When HN’s resident historian Lorraine Jackson started looking into the history of women in Olympic-level equestrian sport, she uncovered the incredible story of Lis Hartel.
As the Olympics draw ever nearer, I had to know to what woman I owed my gratitude for breaking the gender barrier in Olympic Equestrianism. As it turns out, her story is even more incredible than I could have ever thought!
Her name is Lis Hartel. She was not only the first woman to ride for an Olympic Equestrian Team, but also the first female medalist, and the first Olympic level equestrian to medal despite a major physical disability. Her career makes her a hero to horse lovers, women, and equine therapy advocates alike. Not to mention anyone who loves a good tear-jerker.
Born on March 14, 1921 in Hellerup, Denmark, Lis was just a normal horse-loving girl who grew up riding alongside her sister under her mother’s watchful loving eye. She began in dressage, her first and last love, but as a teenager also competed in show jumping. She married at 20 to a fellow horse lover, and was pregnant with her second child at 23 when tragedy struck in the insidious form of polio. Initially, she was almost entirely paralyzed, but with the help of her mother and husband, she decided to immediately begin her rehabilitation process to ride again. After delivering a healthy baby she started learning to lift her arms again, learned to crawl, and finally to walk with the help of arm crutches.
Determined to get back to competitive dressage riding, Lis decided to pick up where she left off and rehabilitated on her Olympic prospect and longtime family mare, Jubilee, a Thoroughbred/Oldenberg cross. she suffered several dramatic falls even at the walk and trot as she learned to balance and cue with little or no muscle control. But only three years after her initial illness, Lis competed at the Scandinavian Riding Championships in 1947 and finished in second place. At the time, no one on the international scene was aware of Lis’s condition, and it was Jubilee’s first foreign test. While her scores that year would have qualified her to compete in the Olympics, it was not her disability or her skill that prevented her from competing in the 1948 Olympic Games: women were still not allowed. It would be another four years before the gender bar was lifted and Lis would represent Denmark in the 1952 Helsinki Olympics.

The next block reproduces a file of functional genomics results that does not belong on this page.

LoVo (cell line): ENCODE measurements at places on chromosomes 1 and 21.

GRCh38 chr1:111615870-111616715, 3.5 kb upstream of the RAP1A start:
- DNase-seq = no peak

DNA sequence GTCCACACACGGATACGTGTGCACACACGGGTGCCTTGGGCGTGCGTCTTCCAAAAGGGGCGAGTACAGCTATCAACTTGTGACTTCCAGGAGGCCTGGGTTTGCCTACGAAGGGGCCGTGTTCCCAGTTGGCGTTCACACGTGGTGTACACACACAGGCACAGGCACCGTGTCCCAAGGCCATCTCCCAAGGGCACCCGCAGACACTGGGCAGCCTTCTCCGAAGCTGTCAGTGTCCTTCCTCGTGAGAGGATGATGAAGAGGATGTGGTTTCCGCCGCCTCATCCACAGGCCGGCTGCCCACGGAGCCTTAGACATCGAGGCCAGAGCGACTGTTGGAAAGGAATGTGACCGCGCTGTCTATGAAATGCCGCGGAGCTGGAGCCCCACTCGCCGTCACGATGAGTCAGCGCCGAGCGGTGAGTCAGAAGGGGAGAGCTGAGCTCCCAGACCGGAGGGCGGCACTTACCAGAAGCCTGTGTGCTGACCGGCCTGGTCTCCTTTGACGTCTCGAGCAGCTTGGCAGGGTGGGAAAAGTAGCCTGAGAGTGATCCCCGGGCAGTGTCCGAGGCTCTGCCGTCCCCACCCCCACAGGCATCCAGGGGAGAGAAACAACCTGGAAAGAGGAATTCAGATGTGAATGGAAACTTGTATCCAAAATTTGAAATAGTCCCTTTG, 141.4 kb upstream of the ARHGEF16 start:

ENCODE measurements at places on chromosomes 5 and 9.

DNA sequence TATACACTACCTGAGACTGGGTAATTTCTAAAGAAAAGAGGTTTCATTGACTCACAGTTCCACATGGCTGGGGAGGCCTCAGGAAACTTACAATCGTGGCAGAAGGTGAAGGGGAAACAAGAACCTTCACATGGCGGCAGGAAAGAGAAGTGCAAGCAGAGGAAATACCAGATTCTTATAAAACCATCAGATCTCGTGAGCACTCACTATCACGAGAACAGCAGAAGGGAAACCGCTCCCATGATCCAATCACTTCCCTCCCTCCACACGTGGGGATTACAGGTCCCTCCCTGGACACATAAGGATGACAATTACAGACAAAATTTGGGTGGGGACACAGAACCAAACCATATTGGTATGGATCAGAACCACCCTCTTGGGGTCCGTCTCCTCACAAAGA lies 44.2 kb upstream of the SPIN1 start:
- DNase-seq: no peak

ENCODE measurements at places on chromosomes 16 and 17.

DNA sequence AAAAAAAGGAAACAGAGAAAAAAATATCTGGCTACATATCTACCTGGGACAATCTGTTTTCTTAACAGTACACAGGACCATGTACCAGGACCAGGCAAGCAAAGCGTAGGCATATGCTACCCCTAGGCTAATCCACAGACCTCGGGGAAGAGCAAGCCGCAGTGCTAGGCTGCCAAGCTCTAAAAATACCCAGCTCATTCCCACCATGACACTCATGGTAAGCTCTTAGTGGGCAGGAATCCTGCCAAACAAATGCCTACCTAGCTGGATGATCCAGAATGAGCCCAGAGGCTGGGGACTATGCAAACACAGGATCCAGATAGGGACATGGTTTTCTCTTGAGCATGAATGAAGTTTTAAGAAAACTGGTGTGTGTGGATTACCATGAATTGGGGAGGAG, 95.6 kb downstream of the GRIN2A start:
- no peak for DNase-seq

While Lis Hartel was not able to mount and dismount Jubilee without the aid of her husband (she remained completely paralyzed from the knee down the rest of her life) she managed to clinch the Olympic silver medal, the first woman ever to do so and in the first year *women were allowed. In one of sport’s finest hours, the gold medal winner, Henri Saint Cyr of Sweden, carried Lis from her horse to the Olympic podium, and it was said to be one of the most emotional moments in Olympic History.
Lis would go on to win another silver medal in the 1956 Olympics in Stockholm, the Gold in the unofficial World Championships of 1954, and was a seven time Danish National Champion. She was inducted into numerous sporting halls of fame, and considered a national hero in Denmark, but Lis always said she considered her greatest accomplishment to be opening the first Therapeutic Riding Center in Europe. Her advocacy of riding for people with disabilities was one of the major forces for making therapeutic riding an accepted rehabilitation, and she was a key spokesperson for the Polio Foundation.
Lis passed away in 2009 at the age of 87 after 75 years of riding and coaching. Lis fought innumerable odds to ride again, to compete again, and to create new standards for her sport and her passion. She embodies the message of the Olympics, and truly, it is stories like hers that make the Olympics an insatiable element of our collective human experience.
*In addition to Lis Hartel, three other women made their Olympic dressage debut that year: Germany’s Ida von Nagel, Norway’s Elsa Christophersen, and USA’s Marjorie Haines.